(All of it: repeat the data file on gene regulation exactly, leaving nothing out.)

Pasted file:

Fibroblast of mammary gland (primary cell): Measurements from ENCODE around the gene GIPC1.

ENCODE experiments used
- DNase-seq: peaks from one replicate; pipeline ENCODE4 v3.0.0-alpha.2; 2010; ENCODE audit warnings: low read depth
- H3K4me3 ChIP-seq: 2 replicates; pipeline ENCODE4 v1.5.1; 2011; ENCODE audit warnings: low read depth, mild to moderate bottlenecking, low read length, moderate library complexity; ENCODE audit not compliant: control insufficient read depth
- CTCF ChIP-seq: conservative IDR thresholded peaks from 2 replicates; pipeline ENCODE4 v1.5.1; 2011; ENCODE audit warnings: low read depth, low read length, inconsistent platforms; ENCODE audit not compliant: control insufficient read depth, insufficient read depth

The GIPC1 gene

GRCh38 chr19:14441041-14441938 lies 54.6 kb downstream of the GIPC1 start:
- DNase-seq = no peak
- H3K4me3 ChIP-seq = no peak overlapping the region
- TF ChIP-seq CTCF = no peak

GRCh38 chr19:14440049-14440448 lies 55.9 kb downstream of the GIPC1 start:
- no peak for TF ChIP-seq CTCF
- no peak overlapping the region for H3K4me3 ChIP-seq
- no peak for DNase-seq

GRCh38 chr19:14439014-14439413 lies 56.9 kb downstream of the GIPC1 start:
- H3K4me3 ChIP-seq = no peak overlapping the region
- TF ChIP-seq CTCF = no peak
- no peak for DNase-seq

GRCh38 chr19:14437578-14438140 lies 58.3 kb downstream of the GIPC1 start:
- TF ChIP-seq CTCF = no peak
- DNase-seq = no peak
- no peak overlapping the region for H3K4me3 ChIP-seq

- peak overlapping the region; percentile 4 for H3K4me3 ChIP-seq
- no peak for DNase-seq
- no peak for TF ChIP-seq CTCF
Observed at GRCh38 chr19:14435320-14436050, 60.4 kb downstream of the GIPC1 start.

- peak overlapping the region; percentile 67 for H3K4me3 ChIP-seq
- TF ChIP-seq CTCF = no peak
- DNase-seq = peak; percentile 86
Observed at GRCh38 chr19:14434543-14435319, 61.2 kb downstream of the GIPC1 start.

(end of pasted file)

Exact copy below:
Fibroblast of mammary gland (primary cell): Measurements from ENCODE around the gene GIPC1.

ENCODE experiments used
- DNase-seq: peaks from one replicate; pipeline ENCODE4 v3.0.0-alpha.2; 2010; ENCODE audit warnings: low read depth
- H3K4me3 ChIP-seq: 2 replicates; pipeline ENCODE4 v1.5.1; 2011; ENCODE audit warnings: low read depth, mild to moderate bottlenecking, low read length, moderate library complexity; ENCODE audit not compliant: control insufficient read depth
- CTCF ChIP-seq: conservative IDR thresholded peaks from 2 replicates; pipeline ENCODE4 v1.5.1; 2011; ENCODE audit warnings: low read depth, low read length, inconsistent platforms; ENCODE audit not compliant: control insufficient read depth, insufficient read depth

The GIPC1 gene

GRCh38 chr19:14441041-14441938 lies 54.6 kb downstream of the GIPC1 start:
- DNase-seq = no peak
- H3K4me3 ChIP-seq = no peak overlapping the region
- TF ChIP-seq CTCF = no peak

GRCh38 chr19:14440049-14440448 lies 55.9 kb downstream of the GIPC1 start:
- no peak for TF ChIP-seq CTCF
- no peak overlapping the region for H3K4me3 ChIP-seq
- no peak for DNase-seq

GRCh38 chr19:14439014-14439413 lies 56.9 kb downstream of the GIPC1 start:
- H3K4me3 ChIP-seq = no peak overlapping the region
- TF ChIP-seq CTCF = no peak
- no peak for DNase-seq

GRCh38 chr19:14437578-14438140 lies 58.3 kb downstream of the GIPC1 start:
- TF ChIP-seq CTCF = no peak
- DNase-seq = no peak
- no peak overlapping the region for H3K4me3 ChIP-seq

- peak overlapping the region; percentile 4 for H3K4me3 ChIP-seq
- no peak for DNase-seq
- no peak for TF ChIP-seq CTCF
Observed at GRCh38 chr19:14435320-14436050, 60.4 kb downstream of the GIPC1 start.

- peak overlapping the region; percentile 67 for H3K4me3 ChIP-seq
- TF ChIP-seq CTCF = no peak
- DNase-seq = peak; percentile 86
Observed at GRCh38 chr19:14434543-14435319, 61.2 kb downstream of the GIPC1 start.